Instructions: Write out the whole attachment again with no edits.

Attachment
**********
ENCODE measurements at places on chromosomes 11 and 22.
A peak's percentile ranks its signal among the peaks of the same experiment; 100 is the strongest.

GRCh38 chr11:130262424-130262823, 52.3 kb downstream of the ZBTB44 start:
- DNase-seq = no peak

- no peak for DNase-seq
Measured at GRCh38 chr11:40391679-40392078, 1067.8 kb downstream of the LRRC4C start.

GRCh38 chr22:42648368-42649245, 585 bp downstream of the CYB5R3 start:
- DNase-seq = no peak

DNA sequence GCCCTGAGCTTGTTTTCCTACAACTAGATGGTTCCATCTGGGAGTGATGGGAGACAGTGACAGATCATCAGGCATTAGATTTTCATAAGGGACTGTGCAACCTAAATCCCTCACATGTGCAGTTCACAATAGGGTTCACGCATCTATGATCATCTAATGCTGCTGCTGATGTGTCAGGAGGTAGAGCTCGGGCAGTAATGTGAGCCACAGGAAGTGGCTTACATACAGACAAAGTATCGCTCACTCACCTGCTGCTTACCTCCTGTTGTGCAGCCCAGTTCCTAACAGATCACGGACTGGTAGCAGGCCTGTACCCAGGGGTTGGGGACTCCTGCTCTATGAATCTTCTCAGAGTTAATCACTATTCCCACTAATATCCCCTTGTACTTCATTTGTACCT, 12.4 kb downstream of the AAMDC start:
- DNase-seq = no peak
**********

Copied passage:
ENCODE measurements at places on chromosomes 11 and 22.
A peak's percentile ranks its signal among the peaks of the same experiment; 100 is the strongest.

GRCh38 chr11:130262424-130262823, 52.3 kb downstream of the ZBTB44 start:
- DNase-seq = no peak

- no peak for DNase-seq
Measured at GRCh38 chr11:40391679-40392078, 1067.8 kb downstream of the LRRC4C start.

GRCh38 chr22:42648368-42649245, 585 bp downstream of the CYB5R3 start:
- DNase-seq = no peak

DNA sequence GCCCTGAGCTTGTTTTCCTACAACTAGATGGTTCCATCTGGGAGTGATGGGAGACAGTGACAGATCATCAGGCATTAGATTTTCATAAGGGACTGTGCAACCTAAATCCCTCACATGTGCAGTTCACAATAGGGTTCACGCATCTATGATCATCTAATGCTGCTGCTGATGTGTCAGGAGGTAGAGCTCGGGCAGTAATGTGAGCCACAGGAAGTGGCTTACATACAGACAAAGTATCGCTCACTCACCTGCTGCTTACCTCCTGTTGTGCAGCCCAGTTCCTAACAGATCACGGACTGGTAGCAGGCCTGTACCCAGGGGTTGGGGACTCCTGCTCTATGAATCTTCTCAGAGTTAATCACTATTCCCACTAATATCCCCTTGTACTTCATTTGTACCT, 12.4 kb downstream of the AAMDC start:
- DNase-seq = no peak